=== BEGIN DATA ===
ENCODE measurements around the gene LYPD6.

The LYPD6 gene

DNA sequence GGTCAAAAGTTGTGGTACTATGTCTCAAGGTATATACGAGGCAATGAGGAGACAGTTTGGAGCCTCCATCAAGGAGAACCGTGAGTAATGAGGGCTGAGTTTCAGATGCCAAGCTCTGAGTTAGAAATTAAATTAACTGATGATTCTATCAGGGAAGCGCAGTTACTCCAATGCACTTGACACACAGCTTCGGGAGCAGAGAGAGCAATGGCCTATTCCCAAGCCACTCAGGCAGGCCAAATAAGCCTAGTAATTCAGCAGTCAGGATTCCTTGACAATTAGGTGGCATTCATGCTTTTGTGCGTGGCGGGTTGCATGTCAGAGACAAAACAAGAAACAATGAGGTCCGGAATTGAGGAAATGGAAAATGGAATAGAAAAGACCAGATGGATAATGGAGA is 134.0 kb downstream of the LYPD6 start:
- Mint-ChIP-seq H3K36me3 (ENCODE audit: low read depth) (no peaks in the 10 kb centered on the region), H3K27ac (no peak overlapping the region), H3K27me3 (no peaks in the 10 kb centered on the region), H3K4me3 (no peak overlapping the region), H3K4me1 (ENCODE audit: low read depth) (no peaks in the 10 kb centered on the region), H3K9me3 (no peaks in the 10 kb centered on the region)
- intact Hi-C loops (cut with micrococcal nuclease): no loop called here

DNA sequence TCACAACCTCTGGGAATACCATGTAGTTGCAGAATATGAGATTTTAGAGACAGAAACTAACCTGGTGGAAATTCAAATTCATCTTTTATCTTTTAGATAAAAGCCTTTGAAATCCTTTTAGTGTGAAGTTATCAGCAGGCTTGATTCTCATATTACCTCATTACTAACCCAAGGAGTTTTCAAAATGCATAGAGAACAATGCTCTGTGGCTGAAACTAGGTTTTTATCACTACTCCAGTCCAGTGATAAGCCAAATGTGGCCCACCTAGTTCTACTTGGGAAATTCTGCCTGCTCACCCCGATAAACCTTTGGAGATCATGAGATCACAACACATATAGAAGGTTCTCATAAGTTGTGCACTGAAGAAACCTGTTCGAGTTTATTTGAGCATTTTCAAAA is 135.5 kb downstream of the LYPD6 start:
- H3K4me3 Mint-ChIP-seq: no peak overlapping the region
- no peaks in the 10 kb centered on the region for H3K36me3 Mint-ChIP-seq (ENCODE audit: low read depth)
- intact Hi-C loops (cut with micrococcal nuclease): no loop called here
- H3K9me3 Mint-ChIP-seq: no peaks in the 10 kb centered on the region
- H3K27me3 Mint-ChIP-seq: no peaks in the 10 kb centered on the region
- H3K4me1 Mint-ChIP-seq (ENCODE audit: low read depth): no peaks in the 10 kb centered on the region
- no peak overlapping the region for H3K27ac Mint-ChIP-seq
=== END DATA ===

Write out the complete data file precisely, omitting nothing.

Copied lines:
ENCODE measurements around the gene LYPD6.

The LYPD6 gene

DNA sequence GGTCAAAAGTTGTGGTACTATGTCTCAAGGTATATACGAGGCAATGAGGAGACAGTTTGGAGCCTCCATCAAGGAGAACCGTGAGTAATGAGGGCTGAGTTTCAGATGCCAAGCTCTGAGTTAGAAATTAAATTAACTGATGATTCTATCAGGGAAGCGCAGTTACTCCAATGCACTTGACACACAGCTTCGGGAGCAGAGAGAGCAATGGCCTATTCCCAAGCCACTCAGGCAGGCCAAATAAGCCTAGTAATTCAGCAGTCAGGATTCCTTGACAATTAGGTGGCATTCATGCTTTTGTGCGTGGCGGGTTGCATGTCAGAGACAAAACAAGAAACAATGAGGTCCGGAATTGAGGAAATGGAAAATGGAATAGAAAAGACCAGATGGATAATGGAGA is 134.0 kb downstream of the LYPD6 start:
- Mint-ChIP-seq H3K36me3 (ENCODE audit: low read depth) (no peaks in the 10 kb centered on the region), H3K27ac (no peak overlapping the region), H3K27me3 (no peaks in the 10 kb centered on the region), H3K4me3 (no peak overlapping the region), H3K4me1 (ENCODE audit: low read depth) (no peaks in the 10 kb centered on the region), H3K9me3 (no peaks in the 10 kb centered on the region)
- intact Hi-C loops (cut with micrococcal nuclease): no loop called here

DNA sequence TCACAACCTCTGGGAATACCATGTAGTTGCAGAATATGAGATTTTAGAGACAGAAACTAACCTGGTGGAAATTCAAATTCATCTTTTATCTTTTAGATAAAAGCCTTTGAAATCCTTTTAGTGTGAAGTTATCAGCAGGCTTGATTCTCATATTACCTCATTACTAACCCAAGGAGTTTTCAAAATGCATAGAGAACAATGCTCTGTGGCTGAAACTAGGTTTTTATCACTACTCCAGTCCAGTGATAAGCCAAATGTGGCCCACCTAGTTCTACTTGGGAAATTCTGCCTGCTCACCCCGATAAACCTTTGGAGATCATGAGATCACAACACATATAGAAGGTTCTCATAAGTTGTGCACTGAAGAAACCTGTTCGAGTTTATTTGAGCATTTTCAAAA is 135.5 kb downstream of the LYPD6 start:
- H3K4me3 Mint-ChIP-seq: no peak overlapping the region
- no peaks in the 10 kb centered on the region for H3K36me3 Mint-ChIP-seq (ENCODE audit: low read depth)
- intact Hi-C loops (cut with micrococcal nuclease): no loop called here
- H3K9me3 Mint-ChIP-seq: no peaks in the 10 kb centered on the region
- H3K27me3 Mint-ChIP-seq: no peaks in the 10 kb centered on the region
- H3K4me1 Mint-ChIP-seq (ENCODE audit: low read depth): no peaks in the 10 kb centered on the region
- no peak overlapping the region for H3K27ac Mint-ChIP-seq